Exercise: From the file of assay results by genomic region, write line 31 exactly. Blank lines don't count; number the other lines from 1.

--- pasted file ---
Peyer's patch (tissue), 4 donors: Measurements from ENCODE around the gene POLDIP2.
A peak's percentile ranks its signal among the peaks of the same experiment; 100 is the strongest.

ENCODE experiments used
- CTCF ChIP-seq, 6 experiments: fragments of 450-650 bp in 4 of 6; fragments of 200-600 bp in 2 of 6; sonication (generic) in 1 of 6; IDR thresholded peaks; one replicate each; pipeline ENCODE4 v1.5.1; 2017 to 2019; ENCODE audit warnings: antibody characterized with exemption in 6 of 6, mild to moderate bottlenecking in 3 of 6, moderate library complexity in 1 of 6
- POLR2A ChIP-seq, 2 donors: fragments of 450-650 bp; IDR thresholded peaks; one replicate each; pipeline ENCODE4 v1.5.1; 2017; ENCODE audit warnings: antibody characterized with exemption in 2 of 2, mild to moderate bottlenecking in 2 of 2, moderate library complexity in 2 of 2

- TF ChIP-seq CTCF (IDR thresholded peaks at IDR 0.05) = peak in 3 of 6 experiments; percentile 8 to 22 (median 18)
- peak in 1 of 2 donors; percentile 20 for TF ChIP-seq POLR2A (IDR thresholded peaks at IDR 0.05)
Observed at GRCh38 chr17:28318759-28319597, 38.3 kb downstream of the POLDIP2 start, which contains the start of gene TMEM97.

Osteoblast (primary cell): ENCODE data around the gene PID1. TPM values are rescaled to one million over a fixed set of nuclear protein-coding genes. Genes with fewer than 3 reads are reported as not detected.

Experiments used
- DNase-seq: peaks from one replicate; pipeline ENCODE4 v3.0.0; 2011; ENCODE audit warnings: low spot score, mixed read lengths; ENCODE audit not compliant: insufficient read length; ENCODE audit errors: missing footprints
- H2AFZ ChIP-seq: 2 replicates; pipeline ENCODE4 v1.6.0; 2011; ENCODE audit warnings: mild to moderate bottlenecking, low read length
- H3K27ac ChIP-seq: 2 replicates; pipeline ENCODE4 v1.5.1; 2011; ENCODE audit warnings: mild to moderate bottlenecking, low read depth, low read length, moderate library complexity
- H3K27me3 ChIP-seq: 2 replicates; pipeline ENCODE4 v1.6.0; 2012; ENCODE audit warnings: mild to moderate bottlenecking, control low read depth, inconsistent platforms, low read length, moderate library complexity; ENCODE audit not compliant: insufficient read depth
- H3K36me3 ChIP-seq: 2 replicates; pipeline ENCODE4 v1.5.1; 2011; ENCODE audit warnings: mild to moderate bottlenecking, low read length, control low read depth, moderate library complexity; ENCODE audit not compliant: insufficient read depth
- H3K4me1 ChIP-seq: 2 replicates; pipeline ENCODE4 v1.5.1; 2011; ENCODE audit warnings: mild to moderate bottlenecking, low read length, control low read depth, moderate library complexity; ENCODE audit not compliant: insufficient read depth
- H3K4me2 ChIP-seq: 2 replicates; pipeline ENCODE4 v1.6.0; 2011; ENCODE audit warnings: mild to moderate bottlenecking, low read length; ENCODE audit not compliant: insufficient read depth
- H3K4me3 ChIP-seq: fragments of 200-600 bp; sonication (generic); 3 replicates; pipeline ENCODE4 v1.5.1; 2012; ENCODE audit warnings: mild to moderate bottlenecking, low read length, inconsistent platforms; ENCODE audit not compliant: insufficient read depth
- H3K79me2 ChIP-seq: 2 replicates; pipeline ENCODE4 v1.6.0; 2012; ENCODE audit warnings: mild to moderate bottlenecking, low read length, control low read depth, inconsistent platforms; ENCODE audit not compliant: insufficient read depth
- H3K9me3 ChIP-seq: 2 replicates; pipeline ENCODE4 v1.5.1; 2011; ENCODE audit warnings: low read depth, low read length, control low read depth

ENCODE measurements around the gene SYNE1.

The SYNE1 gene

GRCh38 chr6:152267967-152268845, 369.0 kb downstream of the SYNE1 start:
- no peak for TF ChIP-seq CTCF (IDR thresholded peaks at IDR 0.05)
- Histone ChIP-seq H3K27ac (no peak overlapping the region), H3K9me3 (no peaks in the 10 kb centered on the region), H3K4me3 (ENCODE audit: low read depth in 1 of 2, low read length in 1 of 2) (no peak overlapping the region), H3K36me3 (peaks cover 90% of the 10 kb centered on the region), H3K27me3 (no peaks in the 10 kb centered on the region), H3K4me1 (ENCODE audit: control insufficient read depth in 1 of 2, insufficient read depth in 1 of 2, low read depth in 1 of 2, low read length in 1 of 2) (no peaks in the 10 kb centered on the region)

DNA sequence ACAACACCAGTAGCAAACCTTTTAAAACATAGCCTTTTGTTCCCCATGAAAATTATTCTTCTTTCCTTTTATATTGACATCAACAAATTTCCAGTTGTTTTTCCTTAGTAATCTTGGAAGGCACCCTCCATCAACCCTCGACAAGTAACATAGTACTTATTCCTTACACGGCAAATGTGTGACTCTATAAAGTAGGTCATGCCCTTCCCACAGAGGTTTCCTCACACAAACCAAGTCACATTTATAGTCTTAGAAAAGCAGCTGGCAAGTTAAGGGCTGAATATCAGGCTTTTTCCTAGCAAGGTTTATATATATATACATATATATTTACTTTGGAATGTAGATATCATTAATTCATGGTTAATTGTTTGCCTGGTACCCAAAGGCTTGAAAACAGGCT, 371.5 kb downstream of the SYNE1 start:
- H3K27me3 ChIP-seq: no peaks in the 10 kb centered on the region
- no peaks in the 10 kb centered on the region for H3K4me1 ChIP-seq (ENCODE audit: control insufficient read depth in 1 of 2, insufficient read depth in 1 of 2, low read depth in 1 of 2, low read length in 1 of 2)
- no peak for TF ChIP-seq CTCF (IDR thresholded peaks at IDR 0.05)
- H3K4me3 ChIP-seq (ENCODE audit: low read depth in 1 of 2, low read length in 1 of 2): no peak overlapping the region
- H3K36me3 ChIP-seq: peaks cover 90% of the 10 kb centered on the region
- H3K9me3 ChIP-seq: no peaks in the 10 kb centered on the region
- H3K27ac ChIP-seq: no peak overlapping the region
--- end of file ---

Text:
- H3K36me3 ChIP-seq: peaks cover 90% of the 10 kb centered on the region